Oh, before I forget (remember my walnut-sized brain), I also much prefer the more defined solid-filled grips in AutoCAD 2015.

Layer Upon Layer

Layer management has also gone through a great transformation. As I’ve mentioned, I try to keep things simple, but simplicity does have its limitations. In the past, I’ve performed most of my layer operations through the dialog box (or home grown AutoLISP routines) rather than the menu drop down. Here’s the simple Release 14 Layer dialog box:

Release 14's Layer dialog box is fairly simple.

Release 14’s Layer dialog box is fairly simple.

I’ve grown accustomed to keeping the AutoCAD 2015 Layer Properties Manager on screen at all times. It makes quick work out of making adjustments to my layers. Unlike the Release 14 Layers dialog box, AutoCAD 2015 lets you to resize the window.

AutoCAD 2015's Layer Properties dialog box makes it easy to adjust layers.

AutoCAD 2015’s Layer Properties dialog box makes it easy to adjust layers.

More New To This Dinosaur

Oh my! Here’s something new. Transparency — this is handy whenever viewing in Conceptual, my new favorite fancy view style. I noticed under Object Properties (which I also keep on screen) that objects have transparency as well. Normally I set this to BYLAYER, but it’s good to be able to adjust each object independently. Within the Content Manager there is easy access to filtering capabilities which I’ve yet to put to use. I generally use my trusty old AutoLISP routines for filtering, but I can see where I can make good use of these tools, especially when dealing with sub-assemblies.

The Laywalk command (dialog box) has been around since Release 2007, but it’s a new tool to me. This useful tool dynamically displays layers as you select them either individually or as multiples. I’ve used it a number of times and the only drawback with it is that the dialog box must be closed to work with displayed objects. There are numerous new layer tools — I will delve more into them and report back to you once I learn more.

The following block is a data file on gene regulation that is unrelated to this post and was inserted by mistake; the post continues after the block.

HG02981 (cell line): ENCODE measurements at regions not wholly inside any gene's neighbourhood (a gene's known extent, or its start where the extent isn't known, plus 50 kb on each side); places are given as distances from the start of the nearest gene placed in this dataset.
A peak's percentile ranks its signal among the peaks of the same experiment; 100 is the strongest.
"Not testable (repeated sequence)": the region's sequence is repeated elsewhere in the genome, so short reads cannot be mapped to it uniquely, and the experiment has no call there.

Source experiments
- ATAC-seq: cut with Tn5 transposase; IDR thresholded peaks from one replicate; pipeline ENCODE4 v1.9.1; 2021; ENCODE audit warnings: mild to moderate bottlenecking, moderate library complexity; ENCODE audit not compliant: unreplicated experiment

Rawrrr!

In closing, as I work with AutoCAD 2015, I find that I’m able to keep things as simple as I like. However, there are times that when it’s important to make a more professional-looking drawing and it’s good to know I can easily I can do so.

When I first learned to draft on the drawing board as a wee T-Rex, I learned to use lineweights to make the drawing “pop.” Over the years working only on CAD, I’ve let those drafting techniques lapse. It’s time for me to ratchet things up and make my drawings a bit prettier (says the ugliest dinosaur in the room).

_________________

About the author: Patrick Hughes, machine designer and owner of Engineered Design Solutions in Rockford, Illinois, has worked with AutoCAD since 1991. He has developed a number of AutoLISP and other software solutions to automate his workflow and increase productivity, including the commercially available time tracking program, CadTempo.

Expert Interview with Art Whitton of myCADsite on Continual Education for CAD users